On Aug. 4, a large amount of ammonium nitrate that was stored at the port of Beirut, the capital of Lebanon, exploded.
This explosion left over 300,000 people homeless and has led to at least 204 deaths, 6,500 injuries and about U.S. $15 billion in property damage.
Since this explosion, the people of Lebanon have come together to support their capital, participating in cleanup efforts, raising money for those that lost everything and returning lost pets to their owners.
Hayat Nazer was among these people, but she wanted to do something more.
“The explosion broke my heart. I was just devastated. I was traumatized, but honestly, all of us in Lebanon are traumatized,” Nazer said.
The explosion was devastating to a country that had already been suffering from political turmoil, economic collapse and a worsening coronavirus outbreak. Participating in the efforts to cleanup Beirut and restore the city to its former glory inspired Nazer to create a statue that she hoped would unite the city and the country.
“I traveled to people’s homes after they were destroyed by the explosion and told them, ‘I just want you to give me anything I can include to make you a part of my sculpture,’” Nazer said. “I was shocked. People gave me such valuable things – things from their childhood, their grandparents who died in the civil war, things they wanted to save for their children. So many emotions went into this.”
And so with the items she collected, Nazer created a statue of a woman with long, flowing hair, raising the flag of Lebanon. At the base of the statue sits a clock frozen on 6:08, the exact time of the explosion.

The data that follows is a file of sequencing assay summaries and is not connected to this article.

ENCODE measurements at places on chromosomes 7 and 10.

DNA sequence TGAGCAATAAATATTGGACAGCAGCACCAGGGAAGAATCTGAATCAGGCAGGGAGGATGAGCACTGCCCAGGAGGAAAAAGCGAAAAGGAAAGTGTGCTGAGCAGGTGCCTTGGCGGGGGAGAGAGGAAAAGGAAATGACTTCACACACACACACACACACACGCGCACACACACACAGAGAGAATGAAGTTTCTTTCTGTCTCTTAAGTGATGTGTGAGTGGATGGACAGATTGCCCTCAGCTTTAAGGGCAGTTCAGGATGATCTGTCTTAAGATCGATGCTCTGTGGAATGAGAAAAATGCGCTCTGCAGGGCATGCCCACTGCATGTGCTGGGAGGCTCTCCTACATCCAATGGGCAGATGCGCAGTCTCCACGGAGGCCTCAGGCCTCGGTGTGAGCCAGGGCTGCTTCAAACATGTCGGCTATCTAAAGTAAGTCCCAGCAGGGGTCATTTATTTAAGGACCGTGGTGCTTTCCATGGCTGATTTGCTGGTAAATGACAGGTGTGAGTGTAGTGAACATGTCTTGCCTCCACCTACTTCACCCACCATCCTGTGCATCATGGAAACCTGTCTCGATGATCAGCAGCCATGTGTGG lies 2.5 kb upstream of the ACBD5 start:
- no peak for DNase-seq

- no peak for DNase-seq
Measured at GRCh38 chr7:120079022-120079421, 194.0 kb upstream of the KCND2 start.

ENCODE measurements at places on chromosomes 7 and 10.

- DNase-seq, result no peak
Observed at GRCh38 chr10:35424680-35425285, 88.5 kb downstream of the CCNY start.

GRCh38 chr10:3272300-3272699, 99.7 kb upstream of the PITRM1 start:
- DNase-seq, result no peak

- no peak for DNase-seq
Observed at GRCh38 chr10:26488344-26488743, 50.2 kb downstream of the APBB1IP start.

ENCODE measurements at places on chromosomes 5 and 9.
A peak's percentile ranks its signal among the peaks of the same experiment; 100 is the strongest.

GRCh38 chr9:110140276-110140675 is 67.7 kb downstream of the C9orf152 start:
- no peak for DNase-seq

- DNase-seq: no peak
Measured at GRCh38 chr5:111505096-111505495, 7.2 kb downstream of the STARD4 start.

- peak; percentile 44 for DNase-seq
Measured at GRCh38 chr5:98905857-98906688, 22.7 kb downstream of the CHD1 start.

This is not the first creation Nazer has made to raise awareness of Lebanon’s social and political turmoil. “I suddenly started feeling the need to paint,” Nazer said. “It was a need that I couldn’t stop. I had to quit my job because I felt like I just couldn’t make the change I want to see in the world without focusing on my art.”
Her previous works have included other found object sculptures, as well as graffiti and paintings on canvas.
In 2019, she made a sculpture titled “The Phoenix,” which was made of tents that were broken by counter-protestors during Lebanon’s political upheaval. She has also created a giant heart made of stones and tear gas canisters left over from riots.
Most of her previous works have been destroyed by authorities that don’t take kindly to criticism of the government, and she fears that the same fate will befall her unnamed statue of the woman.
“After an explosion, you can build back homes and buildings, but what you can’t bring back are memories,” Nazer said. “And throughout Lebanon’s history, our government removes anything that reminds us of what has been done to us. That’s what makes this project so special. It’s fighting. We’re raising our voices through art. We’re telling our own stories.”
No matter how long it stands, this statue will remain a symbol of hope for all of Lebanon.